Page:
It is rare in today’s music scene for an artist to maintain relevance over decades, as seemingly one-hit wonders come and go with reckless abandon. The hip-hop game is littered with one-and-dones, momentarily propped up by radio hits from Souljah Boy and Cali Swag District. Common, however, is the epitome of the hip-hop lifer, still going strong nearly two decades after his 1992 debut album, Can I Borrow A Dollar? In December 2011, hip-hop heads were treated to Common’s newest release,The Dreamer, The Believer.

For many, Common came to prominence recently with 2005’s Be, a seminal and award-winning album that showcased his lyrical dexterity and smooth flow over soulful and melodic beats provided by J Dilla and Kanye West at their finest. In this installment, Com brings back longtime partner No I.D., who produced two of his earliest albums in the 90s. This project has all of the trademark soul that has become associated with the Chicago MC, but has a harder edge that brings him to previously unseen territory. He calls it, rather presciently, “hood elegance”.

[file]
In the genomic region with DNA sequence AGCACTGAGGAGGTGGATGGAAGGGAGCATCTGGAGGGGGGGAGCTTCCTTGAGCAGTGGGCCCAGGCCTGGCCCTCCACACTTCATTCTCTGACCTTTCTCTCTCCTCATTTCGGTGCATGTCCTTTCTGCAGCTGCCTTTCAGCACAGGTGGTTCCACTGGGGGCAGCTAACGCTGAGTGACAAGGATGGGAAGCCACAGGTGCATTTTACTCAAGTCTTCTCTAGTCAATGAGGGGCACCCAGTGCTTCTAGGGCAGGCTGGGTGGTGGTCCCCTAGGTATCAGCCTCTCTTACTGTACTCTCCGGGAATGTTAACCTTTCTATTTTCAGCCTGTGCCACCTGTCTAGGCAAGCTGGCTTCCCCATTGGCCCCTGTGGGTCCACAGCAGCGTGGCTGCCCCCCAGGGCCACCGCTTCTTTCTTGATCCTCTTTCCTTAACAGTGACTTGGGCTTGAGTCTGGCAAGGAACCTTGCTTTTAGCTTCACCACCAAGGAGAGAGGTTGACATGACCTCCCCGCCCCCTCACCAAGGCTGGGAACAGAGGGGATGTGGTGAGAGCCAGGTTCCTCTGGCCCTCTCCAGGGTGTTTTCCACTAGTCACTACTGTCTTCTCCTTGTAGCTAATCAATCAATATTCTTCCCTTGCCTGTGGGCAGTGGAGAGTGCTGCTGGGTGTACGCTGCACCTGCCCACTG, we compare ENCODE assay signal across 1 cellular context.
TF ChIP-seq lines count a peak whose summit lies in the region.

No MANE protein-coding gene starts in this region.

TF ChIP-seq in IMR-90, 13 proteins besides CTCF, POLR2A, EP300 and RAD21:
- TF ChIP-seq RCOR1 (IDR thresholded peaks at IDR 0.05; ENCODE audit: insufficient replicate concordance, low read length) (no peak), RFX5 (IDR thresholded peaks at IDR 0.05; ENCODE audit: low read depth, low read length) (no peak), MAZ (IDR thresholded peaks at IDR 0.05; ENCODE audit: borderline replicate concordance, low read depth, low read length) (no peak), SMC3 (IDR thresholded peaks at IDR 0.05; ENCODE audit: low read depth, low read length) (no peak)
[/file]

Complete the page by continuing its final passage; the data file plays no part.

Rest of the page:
No track epitomizes this new stance better than “Ghetto Dreams”, which is the Com’s finest street banger to date. He enlists Nas for a standout guest feature, and spits on his dreams of a ghetto woman who can “look good and cook good, Cinderella fancy but she still look hood”. The rougher edges of Common’s braggadocio are evident for all to see, but they are backed by his nearly unmatched lyrical skill, as seen in “Sweet”, where he calls out soft autotune singer-rappers (Drake, where you at?).

The album is not all bass and aggression, however. Common’s introspection is in full effect on the title tracks, featuring poet Maya Angelou and John Legend, who provide copious helpings of cultural consciousness and soul, respectively. No ID’s production is stellar; we are left with an album that is cohesive but varied. Common’s theme of dream and belief is evident throughout the album, and the sonic landscape flows from triumphant (“Celebrate”) to morose (“Lovin’ I Lost”) without a hint of discontinuity. Common finest album in years will give hip-hop dreamers the belief that the torch is being carried strong into the future.

By: Max Milder

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